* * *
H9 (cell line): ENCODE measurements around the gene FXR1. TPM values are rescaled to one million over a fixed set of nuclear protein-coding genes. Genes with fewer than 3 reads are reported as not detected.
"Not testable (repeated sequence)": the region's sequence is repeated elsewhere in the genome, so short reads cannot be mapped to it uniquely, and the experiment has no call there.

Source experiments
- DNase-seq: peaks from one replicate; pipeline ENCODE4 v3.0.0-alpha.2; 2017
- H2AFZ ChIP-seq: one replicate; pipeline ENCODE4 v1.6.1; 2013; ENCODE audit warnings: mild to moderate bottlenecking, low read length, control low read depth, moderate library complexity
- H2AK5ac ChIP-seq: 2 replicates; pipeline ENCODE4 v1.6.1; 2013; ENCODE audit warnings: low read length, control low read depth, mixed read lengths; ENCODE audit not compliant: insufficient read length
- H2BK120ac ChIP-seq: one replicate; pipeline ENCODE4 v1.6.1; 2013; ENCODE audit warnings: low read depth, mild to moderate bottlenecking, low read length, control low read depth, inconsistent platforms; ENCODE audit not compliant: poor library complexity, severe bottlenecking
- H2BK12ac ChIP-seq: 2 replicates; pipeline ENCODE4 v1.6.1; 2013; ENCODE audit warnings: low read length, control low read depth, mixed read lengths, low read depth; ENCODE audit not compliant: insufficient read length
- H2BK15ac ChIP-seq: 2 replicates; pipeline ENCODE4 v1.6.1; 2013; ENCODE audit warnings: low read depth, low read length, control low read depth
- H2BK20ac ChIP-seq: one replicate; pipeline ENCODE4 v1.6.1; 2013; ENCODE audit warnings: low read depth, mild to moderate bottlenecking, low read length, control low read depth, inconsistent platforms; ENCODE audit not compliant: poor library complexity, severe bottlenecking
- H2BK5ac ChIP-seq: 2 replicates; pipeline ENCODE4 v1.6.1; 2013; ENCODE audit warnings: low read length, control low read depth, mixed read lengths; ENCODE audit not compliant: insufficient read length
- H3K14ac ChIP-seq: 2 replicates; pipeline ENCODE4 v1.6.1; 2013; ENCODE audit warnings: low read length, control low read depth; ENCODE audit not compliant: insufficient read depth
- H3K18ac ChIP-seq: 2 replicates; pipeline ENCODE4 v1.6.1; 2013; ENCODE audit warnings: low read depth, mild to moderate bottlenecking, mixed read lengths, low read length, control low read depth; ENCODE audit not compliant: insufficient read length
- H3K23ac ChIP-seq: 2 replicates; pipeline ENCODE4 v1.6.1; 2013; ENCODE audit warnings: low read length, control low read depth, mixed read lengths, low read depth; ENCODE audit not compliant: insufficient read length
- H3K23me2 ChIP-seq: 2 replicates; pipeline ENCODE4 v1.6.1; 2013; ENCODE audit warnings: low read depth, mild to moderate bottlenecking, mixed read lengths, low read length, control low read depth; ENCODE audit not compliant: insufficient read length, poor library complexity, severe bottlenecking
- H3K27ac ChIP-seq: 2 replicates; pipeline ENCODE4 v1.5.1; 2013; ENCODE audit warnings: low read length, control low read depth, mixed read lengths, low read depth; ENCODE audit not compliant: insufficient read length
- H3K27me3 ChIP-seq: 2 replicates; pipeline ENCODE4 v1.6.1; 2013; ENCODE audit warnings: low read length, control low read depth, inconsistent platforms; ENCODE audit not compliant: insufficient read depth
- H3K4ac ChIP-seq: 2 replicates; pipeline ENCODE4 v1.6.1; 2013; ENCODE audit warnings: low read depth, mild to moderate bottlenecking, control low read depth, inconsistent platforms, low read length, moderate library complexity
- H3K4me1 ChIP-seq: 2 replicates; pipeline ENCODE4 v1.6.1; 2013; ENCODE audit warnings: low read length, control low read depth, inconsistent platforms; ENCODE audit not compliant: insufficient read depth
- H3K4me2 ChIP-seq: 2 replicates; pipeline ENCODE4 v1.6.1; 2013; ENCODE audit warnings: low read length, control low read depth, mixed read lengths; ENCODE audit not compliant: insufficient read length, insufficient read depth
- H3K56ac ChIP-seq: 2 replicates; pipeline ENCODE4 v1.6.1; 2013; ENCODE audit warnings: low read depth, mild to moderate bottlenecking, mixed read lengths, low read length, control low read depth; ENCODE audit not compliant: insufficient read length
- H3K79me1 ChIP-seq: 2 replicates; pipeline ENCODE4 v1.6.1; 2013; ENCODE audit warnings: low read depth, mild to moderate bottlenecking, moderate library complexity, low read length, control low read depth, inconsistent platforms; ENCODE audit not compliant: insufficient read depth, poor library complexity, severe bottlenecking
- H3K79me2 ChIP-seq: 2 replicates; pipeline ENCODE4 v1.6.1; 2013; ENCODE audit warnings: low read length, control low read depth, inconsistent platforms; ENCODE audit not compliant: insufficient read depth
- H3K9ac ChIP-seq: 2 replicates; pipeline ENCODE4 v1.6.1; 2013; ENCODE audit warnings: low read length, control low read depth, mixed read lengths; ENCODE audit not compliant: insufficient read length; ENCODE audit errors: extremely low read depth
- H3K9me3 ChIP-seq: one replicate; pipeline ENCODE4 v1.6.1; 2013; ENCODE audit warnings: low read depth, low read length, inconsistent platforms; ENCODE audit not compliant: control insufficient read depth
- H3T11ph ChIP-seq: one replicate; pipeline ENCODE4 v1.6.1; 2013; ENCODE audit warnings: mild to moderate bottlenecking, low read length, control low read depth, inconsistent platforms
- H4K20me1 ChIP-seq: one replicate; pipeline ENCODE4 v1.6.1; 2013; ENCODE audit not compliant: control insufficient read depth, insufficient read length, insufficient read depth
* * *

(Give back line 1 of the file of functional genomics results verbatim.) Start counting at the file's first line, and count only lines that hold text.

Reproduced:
H9 (cell line): ENCODE measurements around the gene FXR1. TPM values are rescaled to one million over a fixed set of nuclear protein-coding genes. Genes with fewer than 3 reads are reported as not detected.